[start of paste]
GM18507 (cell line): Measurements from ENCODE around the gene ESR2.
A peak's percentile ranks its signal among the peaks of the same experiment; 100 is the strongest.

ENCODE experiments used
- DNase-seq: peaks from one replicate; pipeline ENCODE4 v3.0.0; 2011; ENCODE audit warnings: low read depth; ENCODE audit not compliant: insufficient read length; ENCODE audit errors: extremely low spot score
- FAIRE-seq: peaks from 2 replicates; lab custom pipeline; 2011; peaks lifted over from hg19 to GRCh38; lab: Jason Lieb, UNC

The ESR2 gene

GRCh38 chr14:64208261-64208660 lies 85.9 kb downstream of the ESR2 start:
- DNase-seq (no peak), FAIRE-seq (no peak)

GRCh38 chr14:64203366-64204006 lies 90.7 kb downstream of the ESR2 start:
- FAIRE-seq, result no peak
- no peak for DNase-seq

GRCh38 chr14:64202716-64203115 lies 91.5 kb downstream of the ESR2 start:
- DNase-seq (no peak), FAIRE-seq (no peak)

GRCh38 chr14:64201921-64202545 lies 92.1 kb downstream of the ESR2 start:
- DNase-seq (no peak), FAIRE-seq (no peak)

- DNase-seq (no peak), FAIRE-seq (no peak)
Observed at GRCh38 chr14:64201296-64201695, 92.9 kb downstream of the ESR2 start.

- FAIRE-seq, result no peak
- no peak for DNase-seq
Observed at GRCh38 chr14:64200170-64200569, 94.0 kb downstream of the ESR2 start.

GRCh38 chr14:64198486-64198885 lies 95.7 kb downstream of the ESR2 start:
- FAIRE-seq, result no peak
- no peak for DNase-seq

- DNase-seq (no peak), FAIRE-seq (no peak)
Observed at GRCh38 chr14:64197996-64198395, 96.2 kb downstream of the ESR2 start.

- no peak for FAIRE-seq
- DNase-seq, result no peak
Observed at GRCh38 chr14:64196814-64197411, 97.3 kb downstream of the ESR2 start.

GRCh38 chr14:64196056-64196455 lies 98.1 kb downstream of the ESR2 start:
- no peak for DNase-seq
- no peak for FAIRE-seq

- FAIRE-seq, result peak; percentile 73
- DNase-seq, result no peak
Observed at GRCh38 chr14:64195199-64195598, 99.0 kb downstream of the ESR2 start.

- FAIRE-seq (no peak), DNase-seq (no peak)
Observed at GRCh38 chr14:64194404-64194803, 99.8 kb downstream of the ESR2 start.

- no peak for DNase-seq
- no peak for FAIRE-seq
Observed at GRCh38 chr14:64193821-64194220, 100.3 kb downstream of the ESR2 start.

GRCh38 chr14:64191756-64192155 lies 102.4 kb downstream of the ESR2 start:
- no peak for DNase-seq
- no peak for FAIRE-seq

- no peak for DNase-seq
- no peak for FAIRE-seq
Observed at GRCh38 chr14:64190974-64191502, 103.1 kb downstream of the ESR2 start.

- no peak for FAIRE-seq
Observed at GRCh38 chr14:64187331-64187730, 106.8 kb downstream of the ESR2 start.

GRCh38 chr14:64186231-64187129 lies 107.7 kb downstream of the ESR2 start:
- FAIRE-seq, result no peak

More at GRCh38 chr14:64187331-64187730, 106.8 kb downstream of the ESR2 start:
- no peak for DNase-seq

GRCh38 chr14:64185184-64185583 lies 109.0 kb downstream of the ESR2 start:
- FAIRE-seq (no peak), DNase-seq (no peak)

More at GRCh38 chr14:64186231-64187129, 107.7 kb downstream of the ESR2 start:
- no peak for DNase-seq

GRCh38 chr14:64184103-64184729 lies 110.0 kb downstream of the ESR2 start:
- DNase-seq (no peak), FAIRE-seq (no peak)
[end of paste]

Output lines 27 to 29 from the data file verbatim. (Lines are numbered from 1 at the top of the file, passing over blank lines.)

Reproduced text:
- DNase-seq, result no peak
Observed at GRCh38 chr14:64196814-64197411, 97.3 kb downstream of the ESR2 start.

GRCh38 chr14:64196056-64196455 lies 98.1 kb downstream of the ESR2 start: